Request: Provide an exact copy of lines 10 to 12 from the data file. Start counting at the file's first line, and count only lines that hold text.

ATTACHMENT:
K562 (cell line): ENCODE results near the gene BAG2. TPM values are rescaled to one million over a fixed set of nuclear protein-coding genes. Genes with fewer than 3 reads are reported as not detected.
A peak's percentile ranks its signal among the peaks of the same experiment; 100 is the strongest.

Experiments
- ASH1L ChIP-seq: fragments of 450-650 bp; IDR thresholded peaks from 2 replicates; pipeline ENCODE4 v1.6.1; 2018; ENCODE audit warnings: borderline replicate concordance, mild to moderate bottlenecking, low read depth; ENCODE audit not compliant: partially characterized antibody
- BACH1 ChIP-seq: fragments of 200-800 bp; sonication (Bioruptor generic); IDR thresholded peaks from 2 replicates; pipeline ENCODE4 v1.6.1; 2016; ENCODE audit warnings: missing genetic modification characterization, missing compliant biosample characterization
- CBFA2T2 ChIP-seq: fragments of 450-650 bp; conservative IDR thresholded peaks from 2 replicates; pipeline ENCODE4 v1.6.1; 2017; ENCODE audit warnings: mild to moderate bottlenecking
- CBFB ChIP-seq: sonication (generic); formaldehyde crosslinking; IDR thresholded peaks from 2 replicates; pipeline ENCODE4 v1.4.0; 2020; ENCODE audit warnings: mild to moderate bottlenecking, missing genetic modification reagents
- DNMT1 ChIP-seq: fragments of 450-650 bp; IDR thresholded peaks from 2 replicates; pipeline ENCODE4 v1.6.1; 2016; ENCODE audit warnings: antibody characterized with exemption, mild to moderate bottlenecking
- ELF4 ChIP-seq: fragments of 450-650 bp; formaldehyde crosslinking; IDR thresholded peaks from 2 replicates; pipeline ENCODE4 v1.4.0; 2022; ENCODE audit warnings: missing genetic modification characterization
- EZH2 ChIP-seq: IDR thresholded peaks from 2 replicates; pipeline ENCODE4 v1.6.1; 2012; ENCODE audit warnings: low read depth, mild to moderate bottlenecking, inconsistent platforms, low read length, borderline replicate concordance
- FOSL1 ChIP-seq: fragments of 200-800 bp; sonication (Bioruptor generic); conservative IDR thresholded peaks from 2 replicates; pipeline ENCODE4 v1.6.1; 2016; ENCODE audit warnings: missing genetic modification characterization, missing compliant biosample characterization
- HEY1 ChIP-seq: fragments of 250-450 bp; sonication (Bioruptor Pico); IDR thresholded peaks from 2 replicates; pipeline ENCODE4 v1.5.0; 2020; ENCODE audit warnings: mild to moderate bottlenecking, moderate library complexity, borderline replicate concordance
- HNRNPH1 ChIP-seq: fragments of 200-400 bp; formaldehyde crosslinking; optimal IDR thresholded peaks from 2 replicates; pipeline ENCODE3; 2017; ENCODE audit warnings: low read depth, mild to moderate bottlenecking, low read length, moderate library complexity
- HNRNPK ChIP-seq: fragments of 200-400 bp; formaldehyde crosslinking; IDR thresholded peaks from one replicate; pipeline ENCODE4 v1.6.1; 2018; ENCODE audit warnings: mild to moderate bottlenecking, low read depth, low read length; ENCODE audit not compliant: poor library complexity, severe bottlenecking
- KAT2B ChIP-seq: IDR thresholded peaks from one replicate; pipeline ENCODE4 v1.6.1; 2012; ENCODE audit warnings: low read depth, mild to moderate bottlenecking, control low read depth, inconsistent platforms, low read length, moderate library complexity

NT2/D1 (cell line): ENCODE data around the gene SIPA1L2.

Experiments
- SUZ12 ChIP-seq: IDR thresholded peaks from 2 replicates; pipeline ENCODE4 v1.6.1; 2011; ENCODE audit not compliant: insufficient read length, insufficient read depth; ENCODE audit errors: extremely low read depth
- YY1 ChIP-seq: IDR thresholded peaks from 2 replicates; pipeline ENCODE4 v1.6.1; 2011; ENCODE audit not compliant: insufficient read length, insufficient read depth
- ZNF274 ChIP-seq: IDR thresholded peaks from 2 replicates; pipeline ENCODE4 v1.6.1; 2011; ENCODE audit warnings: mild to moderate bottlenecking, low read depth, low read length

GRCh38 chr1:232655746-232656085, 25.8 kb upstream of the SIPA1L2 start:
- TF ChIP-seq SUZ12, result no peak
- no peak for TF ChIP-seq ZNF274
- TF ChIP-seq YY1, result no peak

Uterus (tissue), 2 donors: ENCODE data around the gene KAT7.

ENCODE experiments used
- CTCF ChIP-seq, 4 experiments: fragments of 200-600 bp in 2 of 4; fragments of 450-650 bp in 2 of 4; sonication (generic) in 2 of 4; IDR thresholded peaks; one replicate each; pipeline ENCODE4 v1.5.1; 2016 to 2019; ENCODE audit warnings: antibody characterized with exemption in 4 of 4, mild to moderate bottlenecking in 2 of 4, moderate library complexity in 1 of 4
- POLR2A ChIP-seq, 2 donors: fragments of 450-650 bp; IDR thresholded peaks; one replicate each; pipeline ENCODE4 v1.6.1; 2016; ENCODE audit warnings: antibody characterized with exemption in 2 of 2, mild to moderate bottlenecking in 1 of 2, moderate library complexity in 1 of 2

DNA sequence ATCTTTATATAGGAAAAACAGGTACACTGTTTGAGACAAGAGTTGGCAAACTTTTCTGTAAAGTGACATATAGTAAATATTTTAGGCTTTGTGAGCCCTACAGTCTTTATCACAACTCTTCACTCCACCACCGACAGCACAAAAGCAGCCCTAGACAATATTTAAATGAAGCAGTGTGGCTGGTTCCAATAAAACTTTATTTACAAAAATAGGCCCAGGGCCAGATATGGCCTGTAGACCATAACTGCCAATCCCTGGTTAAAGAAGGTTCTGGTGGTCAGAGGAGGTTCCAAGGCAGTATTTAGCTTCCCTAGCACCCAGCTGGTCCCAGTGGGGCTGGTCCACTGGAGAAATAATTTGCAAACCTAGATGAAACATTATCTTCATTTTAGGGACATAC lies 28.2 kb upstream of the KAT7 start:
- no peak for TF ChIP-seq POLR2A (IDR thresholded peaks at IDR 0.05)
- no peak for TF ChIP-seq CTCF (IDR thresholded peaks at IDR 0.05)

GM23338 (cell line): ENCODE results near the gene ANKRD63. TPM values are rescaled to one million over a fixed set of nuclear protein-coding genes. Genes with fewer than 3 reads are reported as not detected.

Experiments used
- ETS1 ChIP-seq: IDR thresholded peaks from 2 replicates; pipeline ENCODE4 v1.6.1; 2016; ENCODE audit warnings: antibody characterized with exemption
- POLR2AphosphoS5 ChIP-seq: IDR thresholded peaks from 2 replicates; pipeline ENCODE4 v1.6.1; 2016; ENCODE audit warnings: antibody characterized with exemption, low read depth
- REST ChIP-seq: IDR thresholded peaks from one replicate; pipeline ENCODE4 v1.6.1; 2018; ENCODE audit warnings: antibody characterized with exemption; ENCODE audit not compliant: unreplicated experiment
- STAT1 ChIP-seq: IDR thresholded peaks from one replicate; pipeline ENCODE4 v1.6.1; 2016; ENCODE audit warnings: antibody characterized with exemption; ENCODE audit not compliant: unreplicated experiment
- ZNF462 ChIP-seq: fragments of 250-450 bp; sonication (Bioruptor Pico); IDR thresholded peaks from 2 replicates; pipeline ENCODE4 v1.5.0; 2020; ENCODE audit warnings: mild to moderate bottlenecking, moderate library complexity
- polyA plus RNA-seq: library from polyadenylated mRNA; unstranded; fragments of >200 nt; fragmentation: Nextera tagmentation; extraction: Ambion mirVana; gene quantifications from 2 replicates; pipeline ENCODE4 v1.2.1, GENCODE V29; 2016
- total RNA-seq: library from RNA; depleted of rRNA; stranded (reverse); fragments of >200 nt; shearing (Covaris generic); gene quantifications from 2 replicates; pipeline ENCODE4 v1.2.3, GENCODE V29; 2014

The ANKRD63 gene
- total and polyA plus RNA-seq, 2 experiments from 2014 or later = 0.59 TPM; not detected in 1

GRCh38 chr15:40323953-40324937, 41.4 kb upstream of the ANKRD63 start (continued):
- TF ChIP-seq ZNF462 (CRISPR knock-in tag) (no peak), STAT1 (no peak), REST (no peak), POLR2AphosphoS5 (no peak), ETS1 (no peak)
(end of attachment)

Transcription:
- EZH2 ChIP-seq: IDR thresholded peaks from 2 replicates; pipeline ENCODE4 v1.6.1; 2012; ENCODE audit warnings: low read depth, mild to moderate bottlenecking, inconsistent platforms, low read length, borderline replicate concordance
- FOSL1 ChIP-seq: fragments of 200-800 bp; sonication (Bioruptor generic); conservative IDR thresholded peaks from 2 replicates; pipeline ENCODE4 v1.6.1; 2016; ENCODE audit warnings: missing genetic modification characterization, missing compliant biosample characterization
- HEY1 ChIP-seq: fragments of 250-450 bp; sonication (Bioruptor Pico); IDR thresholded peaks from 2 replicates; pipeline ENCODE4 v1.5.0; 2020; ENCODE audit warnings: mild to moderate bottlenecking, moderate library complexity, borderline replicate concordance